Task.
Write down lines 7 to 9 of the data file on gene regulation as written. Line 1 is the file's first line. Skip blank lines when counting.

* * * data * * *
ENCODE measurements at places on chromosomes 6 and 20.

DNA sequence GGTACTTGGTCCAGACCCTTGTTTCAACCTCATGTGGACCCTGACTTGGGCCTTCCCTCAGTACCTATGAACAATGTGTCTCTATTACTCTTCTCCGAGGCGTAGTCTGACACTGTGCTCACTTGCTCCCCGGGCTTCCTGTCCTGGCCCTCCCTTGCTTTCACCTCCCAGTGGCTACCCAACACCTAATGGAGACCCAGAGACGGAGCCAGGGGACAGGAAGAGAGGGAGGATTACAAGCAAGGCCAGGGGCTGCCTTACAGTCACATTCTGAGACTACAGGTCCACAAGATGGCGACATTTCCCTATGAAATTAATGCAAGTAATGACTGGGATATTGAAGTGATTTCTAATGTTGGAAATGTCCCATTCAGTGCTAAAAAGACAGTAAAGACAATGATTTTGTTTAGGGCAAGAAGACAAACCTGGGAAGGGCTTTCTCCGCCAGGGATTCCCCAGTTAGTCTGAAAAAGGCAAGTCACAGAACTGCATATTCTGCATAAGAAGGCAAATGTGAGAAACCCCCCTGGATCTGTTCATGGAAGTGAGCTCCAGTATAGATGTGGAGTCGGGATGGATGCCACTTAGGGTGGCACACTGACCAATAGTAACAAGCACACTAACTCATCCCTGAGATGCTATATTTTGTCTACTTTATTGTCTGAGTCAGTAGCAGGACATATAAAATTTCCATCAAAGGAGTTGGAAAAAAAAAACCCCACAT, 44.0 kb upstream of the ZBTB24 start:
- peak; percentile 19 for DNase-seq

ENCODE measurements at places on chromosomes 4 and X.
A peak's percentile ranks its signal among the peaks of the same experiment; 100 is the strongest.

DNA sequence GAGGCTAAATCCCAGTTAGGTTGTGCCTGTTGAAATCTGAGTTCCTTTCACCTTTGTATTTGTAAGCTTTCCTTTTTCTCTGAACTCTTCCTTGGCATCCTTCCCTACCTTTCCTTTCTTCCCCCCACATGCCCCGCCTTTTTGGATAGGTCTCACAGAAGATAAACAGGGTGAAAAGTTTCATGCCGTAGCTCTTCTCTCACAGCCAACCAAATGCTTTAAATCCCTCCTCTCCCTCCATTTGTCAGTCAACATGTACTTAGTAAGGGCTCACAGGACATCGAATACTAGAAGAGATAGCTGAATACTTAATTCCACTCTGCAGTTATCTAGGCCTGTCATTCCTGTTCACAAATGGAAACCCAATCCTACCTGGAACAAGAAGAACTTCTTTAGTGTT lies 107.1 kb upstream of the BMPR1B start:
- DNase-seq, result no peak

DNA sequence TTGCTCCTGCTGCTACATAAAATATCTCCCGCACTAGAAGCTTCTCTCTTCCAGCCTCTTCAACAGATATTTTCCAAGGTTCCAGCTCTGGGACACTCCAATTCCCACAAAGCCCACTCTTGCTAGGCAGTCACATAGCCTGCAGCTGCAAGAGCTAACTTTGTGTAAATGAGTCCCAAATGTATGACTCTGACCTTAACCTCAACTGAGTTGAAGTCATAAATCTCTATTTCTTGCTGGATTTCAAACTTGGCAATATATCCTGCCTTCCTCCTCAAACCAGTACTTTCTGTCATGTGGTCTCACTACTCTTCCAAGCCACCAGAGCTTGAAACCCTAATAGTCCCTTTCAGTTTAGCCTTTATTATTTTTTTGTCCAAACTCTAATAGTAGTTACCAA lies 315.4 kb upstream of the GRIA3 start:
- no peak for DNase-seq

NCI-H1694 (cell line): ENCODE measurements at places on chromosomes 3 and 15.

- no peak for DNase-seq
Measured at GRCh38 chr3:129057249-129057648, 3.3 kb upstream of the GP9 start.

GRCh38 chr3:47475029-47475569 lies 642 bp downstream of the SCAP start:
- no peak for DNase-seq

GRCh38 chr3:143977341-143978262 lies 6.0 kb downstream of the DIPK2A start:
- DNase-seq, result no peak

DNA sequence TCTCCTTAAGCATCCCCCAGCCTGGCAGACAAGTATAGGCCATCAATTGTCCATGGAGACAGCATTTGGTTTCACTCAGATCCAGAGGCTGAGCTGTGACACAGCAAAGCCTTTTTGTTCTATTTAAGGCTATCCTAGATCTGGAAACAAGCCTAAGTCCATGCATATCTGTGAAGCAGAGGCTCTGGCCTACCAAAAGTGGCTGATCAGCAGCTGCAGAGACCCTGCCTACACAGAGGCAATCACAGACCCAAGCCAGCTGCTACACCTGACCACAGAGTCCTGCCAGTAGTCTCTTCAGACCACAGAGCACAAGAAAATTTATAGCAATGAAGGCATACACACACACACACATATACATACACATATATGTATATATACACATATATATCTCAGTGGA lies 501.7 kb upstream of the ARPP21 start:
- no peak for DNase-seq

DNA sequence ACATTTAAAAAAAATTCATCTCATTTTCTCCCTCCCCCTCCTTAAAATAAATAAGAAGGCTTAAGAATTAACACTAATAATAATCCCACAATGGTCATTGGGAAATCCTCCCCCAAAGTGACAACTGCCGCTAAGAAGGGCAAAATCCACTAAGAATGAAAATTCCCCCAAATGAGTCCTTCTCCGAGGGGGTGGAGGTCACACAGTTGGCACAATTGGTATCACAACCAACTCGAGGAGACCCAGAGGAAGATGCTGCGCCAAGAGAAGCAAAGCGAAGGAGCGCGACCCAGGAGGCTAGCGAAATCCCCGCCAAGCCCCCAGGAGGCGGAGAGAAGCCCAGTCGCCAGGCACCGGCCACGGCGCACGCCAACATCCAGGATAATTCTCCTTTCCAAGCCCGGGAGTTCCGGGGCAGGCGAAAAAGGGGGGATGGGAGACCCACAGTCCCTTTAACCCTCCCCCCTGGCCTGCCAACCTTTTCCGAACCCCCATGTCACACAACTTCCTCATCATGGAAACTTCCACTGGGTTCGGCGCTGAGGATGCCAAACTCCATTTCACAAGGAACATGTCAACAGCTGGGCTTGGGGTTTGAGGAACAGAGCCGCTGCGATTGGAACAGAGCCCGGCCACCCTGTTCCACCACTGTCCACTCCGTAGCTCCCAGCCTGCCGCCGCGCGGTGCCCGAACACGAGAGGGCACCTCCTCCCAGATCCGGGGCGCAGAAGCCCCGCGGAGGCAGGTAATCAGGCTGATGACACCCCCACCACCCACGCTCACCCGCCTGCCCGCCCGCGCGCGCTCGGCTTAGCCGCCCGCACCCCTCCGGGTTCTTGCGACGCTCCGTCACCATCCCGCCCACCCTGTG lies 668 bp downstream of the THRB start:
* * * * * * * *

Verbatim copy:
- DNase-seq, result no peak

DNA sequence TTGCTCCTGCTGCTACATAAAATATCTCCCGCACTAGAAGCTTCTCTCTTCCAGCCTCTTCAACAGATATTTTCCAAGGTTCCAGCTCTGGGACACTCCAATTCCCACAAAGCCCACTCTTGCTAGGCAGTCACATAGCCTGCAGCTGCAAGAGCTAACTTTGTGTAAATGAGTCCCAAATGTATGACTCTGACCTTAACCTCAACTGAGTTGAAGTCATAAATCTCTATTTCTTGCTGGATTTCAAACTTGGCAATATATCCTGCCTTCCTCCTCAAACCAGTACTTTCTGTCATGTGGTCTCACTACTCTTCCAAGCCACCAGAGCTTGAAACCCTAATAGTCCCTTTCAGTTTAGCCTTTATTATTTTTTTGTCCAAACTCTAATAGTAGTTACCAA lies 315.4 kb upstream of the GRIA3 start:
- no peak for DNase-seq